Tactically, if someone is trying to make the jump from Salesforce administrator to a more strategic role I would recommend getting more exposure to strategic conversations at your organization where possible. This could look like participating in a strategic planning process, annual organization goal-setting or reading through a full grant for context rather than just providing the numbers that go into the grant. The more context you have for the data you need the more powerful Salesforce becomes as a tool.
What advice do you have for an organization looking to make the business case for adding this role? What are the benefits an org can expect to see?
I think most nonprofits know that foundations, government and donors are increasingly focused on organizations being able to clearly articulate the impact they are having with philanthropic dollars. I would argue that it’s really hard to do this effectively without good data and in order to get good data it’s critical to resource an organization accordingly.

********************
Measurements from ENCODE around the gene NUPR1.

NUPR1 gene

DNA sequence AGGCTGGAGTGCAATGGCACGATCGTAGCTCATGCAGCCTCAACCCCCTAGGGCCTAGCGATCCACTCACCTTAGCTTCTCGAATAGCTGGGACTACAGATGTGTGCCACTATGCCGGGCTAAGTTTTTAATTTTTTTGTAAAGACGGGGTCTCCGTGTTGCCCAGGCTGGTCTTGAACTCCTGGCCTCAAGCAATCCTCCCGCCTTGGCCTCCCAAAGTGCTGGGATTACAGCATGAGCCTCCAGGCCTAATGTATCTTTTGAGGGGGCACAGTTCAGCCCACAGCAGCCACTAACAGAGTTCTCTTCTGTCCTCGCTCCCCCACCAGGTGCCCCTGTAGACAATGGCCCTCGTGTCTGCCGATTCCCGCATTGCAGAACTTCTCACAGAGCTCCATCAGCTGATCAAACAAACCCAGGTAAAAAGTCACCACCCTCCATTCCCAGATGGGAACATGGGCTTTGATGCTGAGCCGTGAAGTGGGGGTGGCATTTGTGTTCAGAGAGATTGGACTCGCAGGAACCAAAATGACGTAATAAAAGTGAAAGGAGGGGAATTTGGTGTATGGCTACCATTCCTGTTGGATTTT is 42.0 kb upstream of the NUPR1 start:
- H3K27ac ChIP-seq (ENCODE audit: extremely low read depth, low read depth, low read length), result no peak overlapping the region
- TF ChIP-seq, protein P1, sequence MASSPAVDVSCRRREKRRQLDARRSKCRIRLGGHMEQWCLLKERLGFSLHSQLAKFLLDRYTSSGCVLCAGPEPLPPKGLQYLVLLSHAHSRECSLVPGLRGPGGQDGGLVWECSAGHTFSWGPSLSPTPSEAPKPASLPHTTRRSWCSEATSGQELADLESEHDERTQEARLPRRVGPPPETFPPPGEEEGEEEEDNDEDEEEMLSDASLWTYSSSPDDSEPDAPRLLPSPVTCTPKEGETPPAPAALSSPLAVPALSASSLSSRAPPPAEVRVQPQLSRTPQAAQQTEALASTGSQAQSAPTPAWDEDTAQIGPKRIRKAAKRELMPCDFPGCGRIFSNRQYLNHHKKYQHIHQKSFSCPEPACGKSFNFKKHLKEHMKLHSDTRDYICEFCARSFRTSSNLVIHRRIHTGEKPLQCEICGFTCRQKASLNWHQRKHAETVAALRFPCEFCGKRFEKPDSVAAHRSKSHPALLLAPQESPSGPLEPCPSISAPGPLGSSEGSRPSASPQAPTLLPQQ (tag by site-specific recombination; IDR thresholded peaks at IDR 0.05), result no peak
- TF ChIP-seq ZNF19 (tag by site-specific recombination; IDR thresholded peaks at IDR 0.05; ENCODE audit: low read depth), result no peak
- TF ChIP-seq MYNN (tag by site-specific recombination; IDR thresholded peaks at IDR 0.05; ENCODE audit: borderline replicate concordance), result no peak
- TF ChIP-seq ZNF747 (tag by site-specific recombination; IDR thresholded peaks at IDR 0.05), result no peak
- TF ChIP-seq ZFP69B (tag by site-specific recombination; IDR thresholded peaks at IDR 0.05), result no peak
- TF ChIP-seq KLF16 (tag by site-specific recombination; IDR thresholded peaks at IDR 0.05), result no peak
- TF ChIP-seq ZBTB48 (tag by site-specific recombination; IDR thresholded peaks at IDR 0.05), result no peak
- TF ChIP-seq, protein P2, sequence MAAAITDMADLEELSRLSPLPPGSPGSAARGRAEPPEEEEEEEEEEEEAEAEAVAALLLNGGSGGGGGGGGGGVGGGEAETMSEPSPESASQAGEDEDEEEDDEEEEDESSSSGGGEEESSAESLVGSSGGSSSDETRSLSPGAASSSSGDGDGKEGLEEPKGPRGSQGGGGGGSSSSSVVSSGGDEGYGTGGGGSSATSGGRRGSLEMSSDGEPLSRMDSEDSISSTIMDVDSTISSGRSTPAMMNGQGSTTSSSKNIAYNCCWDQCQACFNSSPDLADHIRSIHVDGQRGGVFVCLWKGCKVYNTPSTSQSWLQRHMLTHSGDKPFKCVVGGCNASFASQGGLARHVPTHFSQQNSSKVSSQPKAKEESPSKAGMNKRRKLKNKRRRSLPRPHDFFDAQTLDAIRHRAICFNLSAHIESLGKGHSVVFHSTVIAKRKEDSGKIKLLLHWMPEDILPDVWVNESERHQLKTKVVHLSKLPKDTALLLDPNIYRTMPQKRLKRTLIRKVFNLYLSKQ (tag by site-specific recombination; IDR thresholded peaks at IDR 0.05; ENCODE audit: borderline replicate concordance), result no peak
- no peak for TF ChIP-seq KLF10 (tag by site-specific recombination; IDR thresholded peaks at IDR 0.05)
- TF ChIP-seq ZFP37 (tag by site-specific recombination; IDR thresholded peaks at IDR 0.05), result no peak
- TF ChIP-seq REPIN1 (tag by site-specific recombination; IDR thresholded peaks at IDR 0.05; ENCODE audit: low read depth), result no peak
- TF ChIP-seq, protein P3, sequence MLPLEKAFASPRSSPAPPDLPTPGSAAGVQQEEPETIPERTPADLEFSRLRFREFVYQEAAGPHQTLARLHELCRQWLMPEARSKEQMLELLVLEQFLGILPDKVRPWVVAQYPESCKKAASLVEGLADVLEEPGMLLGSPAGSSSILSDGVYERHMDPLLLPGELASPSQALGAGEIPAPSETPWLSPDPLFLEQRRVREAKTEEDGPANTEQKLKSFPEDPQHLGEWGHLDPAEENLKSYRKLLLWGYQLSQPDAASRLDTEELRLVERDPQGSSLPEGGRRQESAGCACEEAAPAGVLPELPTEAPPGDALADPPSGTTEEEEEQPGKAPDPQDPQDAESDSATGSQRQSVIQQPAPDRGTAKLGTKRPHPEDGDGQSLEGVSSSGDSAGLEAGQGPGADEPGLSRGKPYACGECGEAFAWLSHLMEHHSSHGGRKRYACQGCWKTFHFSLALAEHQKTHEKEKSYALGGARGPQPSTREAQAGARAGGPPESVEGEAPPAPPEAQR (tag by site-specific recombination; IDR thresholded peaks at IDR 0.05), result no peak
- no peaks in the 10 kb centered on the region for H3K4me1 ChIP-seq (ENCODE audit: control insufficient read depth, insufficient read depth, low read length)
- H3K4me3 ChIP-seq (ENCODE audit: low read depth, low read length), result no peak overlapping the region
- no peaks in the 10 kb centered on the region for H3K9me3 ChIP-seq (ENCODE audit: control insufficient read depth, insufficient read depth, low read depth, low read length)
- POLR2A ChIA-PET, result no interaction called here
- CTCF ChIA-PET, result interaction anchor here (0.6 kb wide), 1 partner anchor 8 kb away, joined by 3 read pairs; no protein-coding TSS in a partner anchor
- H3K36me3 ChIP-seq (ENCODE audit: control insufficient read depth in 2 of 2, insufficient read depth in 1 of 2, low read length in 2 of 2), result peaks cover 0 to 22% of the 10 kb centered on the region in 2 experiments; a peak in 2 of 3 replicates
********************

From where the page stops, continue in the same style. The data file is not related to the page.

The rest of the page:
The process of actually collecting, tracking and analyzing data is pretty time intensive. However, most organizations tend to spread the responsibilities of data measurement across many different program staff who are also responsible for delivering critical services to their constituents. The benefit of a role like mine is that I am not operationalizing programs – I’m 100% focused on how to communicate the impact of our work and ensuring we have the systems in place to do so. This frees up our program staff to do what they do best – serve our homeowners.